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handsfree: Nordic stated that they had no problem with the flat pricing when there was only one currency. Why should their position have changed now?
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IAmSinistar: Because part of their acceptance was that GOG's single-currency kept the fact hidden from the average user. Now that it's been exposed they are less likely to approve of it again, since that could raise hue-and-cry on the internet when people see them supporting preferential pricing to certain vendors.

In other words, it was okay when (almost) nobody knew it was happening. That time has passed.
In Nordic's case they didn't want to deal with the fluctuating prices of GOG I believe since they had other contracts which they wanted to keep on the same price level and it wasn't worth adjusting prices of games all the time. (this includes having to contact the involved parties each time etc etc)

Their explanation was something to that extent.
Post edited October 03, 2014 by Pheace
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IAmSinistar: In other words, it was okay when (almost) nobody knew it was happening. That time has passed.
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Matruchus: The only thing that does not add up in that equation is why can Nordic still sell their games for one fair world price (or worldwide equity as they call it there) on Shiny Loot. Its true though that ShinyLoot uses only USD as currency.
Ah, a good point, I had forgotten about that. Then at least in the case of one publisher it looks like returning to one currency would allow those game to return flat priced.

What an unholy mess it all is.
Goddamnit, American economy. Stop recovering.
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IAmSinistar: Ah, a good point, I had forgotten about that. Then at least in the case of one publisher it looks like returning to one currency would allow those game to return flat priced.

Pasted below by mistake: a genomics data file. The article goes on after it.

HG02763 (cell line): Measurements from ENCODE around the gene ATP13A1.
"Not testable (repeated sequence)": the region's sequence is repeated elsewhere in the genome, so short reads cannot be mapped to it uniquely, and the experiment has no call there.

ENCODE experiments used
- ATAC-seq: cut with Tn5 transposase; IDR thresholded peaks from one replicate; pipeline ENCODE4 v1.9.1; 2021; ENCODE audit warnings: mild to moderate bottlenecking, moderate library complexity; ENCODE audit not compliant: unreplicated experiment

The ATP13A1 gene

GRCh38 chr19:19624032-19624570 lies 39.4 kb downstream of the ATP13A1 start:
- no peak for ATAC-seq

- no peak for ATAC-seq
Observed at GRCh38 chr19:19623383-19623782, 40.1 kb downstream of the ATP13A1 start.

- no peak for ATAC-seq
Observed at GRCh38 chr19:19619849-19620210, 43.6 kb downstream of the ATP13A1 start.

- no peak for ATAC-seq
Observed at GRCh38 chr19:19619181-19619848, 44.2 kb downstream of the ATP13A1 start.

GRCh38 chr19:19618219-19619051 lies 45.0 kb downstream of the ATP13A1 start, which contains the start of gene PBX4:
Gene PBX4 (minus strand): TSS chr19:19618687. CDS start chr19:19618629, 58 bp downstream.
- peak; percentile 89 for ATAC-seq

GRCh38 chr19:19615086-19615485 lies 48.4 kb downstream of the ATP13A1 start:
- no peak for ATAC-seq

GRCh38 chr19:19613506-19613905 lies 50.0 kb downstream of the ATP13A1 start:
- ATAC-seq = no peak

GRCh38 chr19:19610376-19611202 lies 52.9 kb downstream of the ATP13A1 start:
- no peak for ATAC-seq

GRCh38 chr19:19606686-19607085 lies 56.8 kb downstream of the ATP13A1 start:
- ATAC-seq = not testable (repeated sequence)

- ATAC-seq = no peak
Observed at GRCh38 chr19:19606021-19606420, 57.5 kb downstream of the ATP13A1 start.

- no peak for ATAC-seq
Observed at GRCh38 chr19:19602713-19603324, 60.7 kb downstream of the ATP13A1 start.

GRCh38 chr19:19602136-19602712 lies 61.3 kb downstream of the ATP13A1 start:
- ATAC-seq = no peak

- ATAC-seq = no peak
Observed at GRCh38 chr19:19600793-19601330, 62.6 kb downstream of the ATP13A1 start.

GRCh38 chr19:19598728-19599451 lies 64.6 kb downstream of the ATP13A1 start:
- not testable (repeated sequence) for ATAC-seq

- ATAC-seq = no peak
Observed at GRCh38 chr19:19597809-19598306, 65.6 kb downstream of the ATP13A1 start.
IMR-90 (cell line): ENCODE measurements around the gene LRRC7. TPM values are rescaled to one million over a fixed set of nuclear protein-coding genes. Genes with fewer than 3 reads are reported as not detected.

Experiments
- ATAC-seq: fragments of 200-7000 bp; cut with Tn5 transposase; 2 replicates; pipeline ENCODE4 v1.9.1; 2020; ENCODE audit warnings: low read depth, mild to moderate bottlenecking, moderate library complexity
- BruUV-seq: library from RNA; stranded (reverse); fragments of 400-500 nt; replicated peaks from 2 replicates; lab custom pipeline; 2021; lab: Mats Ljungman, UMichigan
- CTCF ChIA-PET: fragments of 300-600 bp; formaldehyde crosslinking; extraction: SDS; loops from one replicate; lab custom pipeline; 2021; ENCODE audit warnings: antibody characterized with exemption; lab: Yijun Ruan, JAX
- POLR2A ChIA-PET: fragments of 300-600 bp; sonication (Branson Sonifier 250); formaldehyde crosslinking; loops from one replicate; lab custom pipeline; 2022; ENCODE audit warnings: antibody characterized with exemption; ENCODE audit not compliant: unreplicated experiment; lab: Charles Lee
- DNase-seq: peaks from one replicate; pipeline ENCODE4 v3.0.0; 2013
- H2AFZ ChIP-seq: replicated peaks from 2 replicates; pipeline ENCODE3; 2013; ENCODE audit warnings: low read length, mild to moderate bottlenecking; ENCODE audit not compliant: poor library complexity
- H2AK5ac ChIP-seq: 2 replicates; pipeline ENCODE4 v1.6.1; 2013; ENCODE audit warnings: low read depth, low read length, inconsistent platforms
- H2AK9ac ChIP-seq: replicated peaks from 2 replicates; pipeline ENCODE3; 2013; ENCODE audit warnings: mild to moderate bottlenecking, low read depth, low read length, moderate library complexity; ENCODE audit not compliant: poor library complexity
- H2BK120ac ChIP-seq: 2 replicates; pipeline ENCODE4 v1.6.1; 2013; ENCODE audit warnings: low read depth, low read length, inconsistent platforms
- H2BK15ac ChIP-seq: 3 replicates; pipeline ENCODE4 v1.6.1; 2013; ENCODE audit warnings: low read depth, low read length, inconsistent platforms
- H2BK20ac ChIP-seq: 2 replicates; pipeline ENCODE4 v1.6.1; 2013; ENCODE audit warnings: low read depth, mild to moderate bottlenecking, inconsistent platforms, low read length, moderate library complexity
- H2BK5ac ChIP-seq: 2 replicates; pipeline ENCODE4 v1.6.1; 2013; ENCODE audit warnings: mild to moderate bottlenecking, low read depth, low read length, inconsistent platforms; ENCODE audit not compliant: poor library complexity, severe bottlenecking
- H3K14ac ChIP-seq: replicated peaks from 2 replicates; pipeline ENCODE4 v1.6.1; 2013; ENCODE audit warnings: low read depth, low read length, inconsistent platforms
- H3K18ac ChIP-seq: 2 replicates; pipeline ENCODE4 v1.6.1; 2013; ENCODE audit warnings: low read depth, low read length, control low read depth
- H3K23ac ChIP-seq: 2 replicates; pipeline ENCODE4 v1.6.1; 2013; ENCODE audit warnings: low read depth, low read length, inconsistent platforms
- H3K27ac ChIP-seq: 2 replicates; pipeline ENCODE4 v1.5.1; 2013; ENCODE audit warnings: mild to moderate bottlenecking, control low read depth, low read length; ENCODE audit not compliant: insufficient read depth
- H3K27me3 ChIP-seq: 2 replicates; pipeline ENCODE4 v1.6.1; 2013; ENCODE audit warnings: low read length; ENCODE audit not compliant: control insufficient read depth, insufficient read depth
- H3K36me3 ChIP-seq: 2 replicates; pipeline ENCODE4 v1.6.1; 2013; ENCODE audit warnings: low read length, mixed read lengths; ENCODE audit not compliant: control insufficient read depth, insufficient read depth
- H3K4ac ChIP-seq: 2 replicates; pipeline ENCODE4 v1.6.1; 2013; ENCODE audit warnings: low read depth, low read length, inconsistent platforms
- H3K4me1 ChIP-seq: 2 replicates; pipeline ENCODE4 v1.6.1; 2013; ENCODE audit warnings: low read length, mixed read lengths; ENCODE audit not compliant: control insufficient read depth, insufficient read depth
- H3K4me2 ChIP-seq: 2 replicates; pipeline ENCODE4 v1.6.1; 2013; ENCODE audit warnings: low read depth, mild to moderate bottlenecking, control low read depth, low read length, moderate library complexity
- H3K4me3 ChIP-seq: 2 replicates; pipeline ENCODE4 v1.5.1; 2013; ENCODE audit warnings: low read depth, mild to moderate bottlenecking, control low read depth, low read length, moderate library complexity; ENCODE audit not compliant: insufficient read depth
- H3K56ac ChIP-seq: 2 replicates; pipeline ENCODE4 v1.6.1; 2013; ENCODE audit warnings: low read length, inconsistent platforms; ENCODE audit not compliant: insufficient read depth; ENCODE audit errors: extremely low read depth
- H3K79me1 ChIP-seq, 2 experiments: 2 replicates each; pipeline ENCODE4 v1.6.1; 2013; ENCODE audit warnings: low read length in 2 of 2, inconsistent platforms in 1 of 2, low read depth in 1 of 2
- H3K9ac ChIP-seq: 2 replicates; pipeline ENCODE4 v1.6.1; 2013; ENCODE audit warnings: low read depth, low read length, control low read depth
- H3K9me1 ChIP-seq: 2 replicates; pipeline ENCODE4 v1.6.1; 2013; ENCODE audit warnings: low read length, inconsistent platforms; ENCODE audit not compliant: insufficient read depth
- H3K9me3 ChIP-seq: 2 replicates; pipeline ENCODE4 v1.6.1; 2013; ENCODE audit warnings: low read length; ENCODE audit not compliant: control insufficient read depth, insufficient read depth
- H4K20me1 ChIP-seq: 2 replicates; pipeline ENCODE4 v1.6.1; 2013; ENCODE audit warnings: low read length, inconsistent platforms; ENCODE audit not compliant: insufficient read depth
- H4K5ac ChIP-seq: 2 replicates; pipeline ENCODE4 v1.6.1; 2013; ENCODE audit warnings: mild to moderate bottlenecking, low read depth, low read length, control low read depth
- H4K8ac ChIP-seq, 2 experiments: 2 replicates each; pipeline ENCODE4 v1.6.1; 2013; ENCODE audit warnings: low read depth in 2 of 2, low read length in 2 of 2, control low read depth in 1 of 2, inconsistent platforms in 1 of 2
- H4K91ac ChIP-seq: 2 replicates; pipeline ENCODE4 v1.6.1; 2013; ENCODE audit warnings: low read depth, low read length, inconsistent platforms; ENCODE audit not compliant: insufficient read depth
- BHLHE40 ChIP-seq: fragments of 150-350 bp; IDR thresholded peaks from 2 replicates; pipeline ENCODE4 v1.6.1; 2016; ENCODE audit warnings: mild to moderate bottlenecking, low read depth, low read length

What an unholy mess it all is.
Not so sure about this one - ShinyLoot is still where GOG used to be only a few months ago, plus I doubt that ShinyLoot gets the traffic that GOG does (both in total numbers and in visitors interested in old(er) games) in order for them to be a real exposure-threat. Is the subject of ShinyLoot being talked about and analysed anywhere else besides here?

If ShinyLoot had made the same changes as GOG, and then had gone back on them and Nordic was still on board, then it'd have been something to draw rough conclusions on.
Strange: if I would pay 9.99 USD via my Euro Paysafecard, like I did b4 the regional pricing was introduced, I would have to pay 7.73 Euros, wich also includes a changing fee of about 15 Eurocents. This means, I would pay less if the regional pricing didn`t exist and the prices were in USD worldwide!
Thanks for the info, but nothing really changes for me. When buying a game, I'll still be comparing prices in different stores, give the DRM-free ones a little more attention (since I like to actually keep the installers just in case) and choose the best deal.
I am willing to pay more for DRM-free games, but there are limits to how much more I'm willing to pay. Try to stay within those limits. Please.
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Maxvorstadt: Strange: if I would pay 9.99 USD via my Euro Paysafecard, like I did b4 the regional pricing was introduced, I would have to pay 7.73 Euros, wich also includes a changing fee of about 15 Eurocents. This means, I would pay less if the regional pricing didn`t exist and the prices were in USD worldwide!
Why is it strange?
I still haven't bought a game from gog since 'The Great News!' nonsense and frankly, this isn't helping one bit.

I've just got no inclination in being supportive of these practices. :( It guts me.

At this point I'm just about ready to call it quits when it comes to games. It's just such a mess and so much bother that I feel like just fucking up and leaving it behind.

That's not just because of gog being morons of course, but they're not helping.
Post edited October 05, 2014 by Stellar_Duck
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Stellar_Duck: At this point I'm just about ready to call it quits when it comes to games. It's just such a mess and so much bother that I feel like just fucking up and leaving it behind.

That's not just because of gog being morons of course, but they're not helping.
Unfortunately I came to that same conclusion. Just blame it on Steam ;)
If even gog has to move away from the principles that convinced me to sign up here (have several hundreds of games on disks but only bought downloads here and on Shiny Loot) I don't want support this industry anymore.
I'll have a lot of time for my other hobbies now. :)